The Confidant Embodied: Jonas Studio

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Sometimes working with family can prove to be difficult, but Liz and Christine Jonas, a mother-daughter jewelry making duo, defy this stigma. Their relationship has grown stronger and deeper through their creative work, and now they successfully run Jonas Studio. For this reason, they are our special Mother’s Day Confidant(s) Embodied.

Darling Magazine: Tell us a bit about why you both started making jewelry and opened Jonas Studio?

Liz: About 10 years ago I was a working artist (sculpting and painting), while being a full-time mom. Due to the kids schedules I was often away from the studio so I needed to find an art form I could take on the road with me…to the kid’s games and traveling, times when I was out of my studio.

Christine: She doesn’t sit still well. She always has to be doing something with her hands. Growing up, she was always making art or sewing or knitting or crocheting.

Liz: Right, so I had to find a new outlet that could be taken on the road. The sculptures I was making had beads incorporated, so I took some wire, cord and some beads and starting making hand-made jewelry. It started out as a hobby, but soon I was getting requests from people to purchase my jewelry. It quickly turned into an independent business. I did it on my own for the first eight or so years, then Christine came onboard.

Christine: All through high school and college I would help out when I was home, making necklaces to get some extra money. Once I graduated college, I moved to New York City for a job, but didn’t like the work environment there. Every time I called home my mom would try to convince me to move back to California to work with her. So finally I did! And I love it!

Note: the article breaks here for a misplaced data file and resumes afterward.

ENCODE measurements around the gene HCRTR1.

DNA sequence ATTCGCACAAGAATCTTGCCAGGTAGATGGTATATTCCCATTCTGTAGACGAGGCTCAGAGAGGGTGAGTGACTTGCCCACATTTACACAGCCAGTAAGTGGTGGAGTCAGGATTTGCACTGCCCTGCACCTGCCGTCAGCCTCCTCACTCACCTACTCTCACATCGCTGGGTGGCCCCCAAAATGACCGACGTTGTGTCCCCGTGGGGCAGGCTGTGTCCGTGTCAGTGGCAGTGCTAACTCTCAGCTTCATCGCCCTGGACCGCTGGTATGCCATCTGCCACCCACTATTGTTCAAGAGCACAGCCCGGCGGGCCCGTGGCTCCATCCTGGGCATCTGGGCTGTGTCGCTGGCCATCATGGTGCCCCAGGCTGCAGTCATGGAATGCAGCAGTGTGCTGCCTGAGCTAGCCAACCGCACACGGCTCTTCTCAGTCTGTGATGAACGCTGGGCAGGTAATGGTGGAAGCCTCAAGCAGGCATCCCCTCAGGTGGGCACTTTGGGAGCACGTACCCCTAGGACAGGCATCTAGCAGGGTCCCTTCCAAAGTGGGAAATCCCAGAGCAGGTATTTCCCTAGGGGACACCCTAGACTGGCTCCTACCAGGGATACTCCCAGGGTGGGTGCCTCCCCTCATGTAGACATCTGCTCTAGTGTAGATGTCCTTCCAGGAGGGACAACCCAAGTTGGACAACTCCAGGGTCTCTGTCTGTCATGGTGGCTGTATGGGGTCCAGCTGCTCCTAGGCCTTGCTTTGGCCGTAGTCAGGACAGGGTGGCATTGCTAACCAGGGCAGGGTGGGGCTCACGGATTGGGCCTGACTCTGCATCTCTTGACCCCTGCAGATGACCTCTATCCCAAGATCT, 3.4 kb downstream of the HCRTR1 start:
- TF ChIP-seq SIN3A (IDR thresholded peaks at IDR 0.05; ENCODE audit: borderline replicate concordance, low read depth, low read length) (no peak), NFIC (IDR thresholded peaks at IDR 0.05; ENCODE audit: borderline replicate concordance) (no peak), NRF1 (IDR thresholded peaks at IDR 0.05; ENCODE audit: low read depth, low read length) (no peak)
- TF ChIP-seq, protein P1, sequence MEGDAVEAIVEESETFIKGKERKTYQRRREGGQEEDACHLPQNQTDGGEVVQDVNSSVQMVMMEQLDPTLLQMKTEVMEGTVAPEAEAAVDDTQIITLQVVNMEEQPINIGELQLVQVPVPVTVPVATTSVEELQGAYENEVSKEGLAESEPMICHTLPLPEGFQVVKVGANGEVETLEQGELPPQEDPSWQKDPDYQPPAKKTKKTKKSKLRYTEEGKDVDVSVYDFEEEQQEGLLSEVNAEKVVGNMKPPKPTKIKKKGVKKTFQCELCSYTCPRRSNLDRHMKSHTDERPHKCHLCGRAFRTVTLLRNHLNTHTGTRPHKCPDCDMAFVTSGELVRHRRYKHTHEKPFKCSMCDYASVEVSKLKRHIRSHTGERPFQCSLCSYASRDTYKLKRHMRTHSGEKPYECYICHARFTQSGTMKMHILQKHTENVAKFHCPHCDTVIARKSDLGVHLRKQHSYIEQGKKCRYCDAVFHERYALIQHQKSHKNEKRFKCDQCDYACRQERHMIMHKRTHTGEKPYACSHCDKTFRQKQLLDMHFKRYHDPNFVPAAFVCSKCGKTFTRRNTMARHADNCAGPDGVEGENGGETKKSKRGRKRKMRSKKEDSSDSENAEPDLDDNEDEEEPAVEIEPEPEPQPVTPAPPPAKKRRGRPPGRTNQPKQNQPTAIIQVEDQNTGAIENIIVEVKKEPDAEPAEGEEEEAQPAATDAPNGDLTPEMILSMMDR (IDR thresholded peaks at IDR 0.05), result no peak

DM: What is the dynamic like while working? Is it different than when youre at home?

Liz: Our dynamic is that of close friends and collaborators. We bounce ideas back and forth, we ask for each other’s opinions on design, and we generally think along the same lines when it comes to work and creating. Because we are mother and daughter, we have a refreshing candor with each other that we might not have with a regular coworker. That level of honesty makes our designs better, but it can also bring some tension because we aren’t afraid to say if the other person is bugging us. It can be hard separating work from personal life, but over the past year we’ve found a pretty good balance with each other.

Because we are mother and daughter, we have a refreshing candor with each other that we might not have with a regular coworker.

Christine: The thing that makes our dynamic the strongest is the fact that we genuinely like being around each other and spending time together. We end up doing everything together throughout the day: running errands, grabbing lunch, working out, so work fits itself into our non-work lives, and our personal, non-work relationship fits itself into our work. We really live and love our job, doing it in the car or while watching TV after dinner, so it just naturally fits into our life.

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DM: What are both of your roles within Jonas Studio?

Christine: I do all the digital and computer work: be it the blog, web design, look-book photography and social media, stuff like that.

Then we both do the production work. With designing, one of us will come up with a new technique, and then the other will further develop it in a new necklace. Since each piece is basically a one-of-a-kind, it allows us to constantly evolve and add new details to pieces. We really learn from one another and constantly inspire new design ideas by what we see the other doing.

Liz: We co-design all our pieces and hand-make every piece of jewelry we sell. I do most of the buying and all the ‘business’ work associated with Jonas Studio: taxes, bills, all the not so exciting stuff.

DM: How are you inspired to create your jewelry?